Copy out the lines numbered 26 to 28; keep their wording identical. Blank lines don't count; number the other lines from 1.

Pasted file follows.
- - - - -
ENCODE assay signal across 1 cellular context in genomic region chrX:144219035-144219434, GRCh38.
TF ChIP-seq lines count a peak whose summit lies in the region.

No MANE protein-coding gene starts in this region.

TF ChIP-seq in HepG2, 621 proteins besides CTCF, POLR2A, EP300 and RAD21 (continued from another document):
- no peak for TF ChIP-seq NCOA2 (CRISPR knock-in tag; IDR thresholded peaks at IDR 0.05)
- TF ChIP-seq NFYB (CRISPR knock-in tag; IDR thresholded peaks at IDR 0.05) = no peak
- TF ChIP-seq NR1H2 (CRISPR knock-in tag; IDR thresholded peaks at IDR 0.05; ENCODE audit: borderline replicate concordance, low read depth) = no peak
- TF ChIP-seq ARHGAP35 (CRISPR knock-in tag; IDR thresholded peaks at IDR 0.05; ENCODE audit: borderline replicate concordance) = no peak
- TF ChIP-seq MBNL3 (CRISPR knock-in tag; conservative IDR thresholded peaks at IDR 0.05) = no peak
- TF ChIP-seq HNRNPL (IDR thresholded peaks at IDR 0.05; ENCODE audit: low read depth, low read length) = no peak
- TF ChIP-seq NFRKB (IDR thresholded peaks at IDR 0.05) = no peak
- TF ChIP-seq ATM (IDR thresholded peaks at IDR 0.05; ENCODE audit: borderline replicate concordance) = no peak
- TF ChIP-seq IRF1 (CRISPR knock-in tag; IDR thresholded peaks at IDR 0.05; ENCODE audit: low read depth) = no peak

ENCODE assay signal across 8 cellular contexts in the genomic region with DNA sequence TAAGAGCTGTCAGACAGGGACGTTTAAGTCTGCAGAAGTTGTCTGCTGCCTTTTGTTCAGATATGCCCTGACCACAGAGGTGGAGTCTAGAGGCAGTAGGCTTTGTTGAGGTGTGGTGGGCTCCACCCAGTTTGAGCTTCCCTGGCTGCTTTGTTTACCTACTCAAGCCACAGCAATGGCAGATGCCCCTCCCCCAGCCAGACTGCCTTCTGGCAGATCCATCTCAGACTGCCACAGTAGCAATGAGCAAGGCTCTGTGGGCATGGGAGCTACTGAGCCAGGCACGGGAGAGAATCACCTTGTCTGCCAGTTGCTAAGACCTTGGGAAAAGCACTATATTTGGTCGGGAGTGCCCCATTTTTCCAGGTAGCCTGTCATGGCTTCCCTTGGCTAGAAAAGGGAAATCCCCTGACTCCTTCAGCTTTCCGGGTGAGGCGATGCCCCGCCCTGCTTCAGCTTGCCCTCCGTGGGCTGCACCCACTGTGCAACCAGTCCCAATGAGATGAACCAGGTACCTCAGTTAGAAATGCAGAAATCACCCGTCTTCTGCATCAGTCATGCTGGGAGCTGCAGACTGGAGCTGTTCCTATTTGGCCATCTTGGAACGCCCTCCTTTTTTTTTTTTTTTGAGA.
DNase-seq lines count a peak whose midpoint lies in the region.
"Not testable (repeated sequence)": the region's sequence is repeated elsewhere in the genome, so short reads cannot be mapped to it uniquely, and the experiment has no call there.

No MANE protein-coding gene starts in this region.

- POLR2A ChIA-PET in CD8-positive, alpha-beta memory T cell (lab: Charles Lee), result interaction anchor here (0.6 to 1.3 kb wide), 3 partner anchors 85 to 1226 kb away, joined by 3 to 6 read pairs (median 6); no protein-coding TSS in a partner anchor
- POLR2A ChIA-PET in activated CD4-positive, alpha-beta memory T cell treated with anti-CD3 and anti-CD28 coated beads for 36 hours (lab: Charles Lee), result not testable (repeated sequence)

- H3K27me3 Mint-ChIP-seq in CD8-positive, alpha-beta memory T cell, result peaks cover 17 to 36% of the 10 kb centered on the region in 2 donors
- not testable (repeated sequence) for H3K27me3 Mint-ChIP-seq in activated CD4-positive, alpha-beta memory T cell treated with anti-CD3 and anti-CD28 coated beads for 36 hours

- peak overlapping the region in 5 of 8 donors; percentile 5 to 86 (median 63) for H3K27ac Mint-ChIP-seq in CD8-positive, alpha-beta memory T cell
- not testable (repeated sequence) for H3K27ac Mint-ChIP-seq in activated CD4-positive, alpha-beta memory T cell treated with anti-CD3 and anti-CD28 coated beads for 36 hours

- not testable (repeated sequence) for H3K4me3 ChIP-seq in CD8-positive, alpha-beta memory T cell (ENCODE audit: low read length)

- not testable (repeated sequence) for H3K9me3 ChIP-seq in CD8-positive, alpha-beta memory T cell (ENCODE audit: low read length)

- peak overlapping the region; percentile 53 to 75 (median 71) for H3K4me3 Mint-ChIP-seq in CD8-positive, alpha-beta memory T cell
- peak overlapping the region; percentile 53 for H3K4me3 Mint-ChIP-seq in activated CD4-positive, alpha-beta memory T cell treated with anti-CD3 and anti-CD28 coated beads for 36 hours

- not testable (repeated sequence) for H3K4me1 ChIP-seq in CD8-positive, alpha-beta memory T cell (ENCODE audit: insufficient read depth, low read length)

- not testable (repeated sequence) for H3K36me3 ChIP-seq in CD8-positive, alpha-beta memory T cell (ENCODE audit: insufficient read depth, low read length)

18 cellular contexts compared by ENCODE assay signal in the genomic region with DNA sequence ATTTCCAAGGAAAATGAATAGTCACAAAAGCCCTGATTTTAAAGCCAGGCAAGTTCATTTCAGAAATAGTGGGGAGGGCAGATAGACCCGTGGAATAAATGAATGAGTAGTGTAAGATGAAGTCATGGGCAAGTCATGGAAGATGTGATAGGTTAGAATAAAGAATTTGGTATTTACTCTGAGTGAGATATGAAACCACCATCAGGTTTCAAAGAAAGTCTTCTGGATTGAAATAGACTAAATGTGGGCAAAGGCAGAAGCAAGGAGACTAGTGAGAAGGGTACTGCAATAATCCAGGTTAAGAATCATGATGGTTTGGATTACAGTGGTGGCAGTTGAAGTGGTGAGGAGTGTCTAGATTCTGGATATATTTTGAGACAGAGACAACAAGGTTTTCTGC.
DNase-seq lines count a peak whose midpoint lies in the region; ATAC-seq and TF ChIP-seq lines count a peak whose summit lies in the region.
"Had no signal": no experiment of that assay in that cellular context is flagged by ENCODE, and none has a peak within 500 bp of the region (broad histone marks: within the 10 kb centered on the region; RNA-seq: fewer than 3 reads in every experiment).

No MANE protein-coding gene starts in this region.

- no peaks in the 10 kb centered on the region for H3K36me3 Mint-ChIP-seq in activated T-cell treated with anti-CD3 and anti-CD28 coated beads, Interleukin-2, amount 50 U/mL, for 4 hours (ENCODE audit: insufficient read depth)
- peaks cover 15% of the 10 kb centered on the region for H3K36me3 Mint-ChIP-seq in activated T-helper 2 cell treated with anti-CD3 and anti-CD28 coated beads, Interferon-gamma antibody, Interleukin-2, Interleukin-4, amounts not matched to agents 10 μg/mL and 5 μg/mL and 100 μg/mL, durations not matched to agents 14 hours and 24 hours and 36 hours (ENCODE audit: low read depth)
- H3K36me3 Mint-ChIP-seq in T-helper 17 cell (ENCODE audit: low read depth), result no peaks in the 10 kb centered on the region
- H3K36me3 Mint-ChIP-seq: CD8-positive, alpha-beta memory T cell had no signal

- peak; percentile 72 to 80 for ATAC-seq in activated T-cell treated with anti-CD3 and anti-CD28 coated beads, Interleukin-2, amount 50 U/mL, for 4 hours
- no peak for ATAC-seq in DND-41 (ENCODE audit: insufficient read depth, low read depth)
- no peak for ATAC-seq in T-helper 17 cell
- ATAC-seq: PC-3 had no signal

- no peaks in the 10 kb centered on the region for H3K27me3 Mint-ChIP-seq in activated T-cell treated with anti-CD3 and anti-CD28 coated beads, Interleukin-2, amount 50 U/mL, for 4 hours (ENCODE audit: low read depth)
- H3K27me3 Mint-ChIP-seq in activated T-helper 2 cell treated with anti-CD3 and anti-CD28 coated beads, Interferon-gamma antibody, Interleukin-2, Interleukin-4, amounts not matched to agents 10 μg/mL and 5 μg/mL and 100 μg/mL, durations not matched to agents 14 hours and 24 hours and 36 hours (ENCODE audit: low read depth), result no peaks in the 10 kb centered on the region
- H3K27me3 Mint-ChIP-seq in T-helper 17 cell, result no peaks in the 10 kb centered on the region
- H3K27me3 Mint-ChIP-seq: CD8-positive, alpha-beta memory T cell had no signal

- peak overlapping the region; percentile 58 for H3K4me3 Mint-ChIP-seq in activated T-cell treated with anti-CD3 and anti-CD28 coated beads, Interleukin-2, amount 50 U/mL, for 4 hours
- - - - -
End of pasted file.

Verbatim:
- peak overlapping the region; percentile 53 to 75 (median 71) for H3K4me3 Mint-ChIP-seq in CD8-positive, alpha-beta memory T cell
- peak overlapping the region; percentile 53 for H3K4me3 Mint-ChIP-seq in activated CD4-positive, alpha-beta memory T cell treated with anti-CD3 and anti-CD28 coated beads for 36 hours

- not testable (repeated sequence) for H3K4me1 ChIP-seq in CD8-positive, alpha-beta memory T cell (ENCODE audit: insufficient read depth, low read length)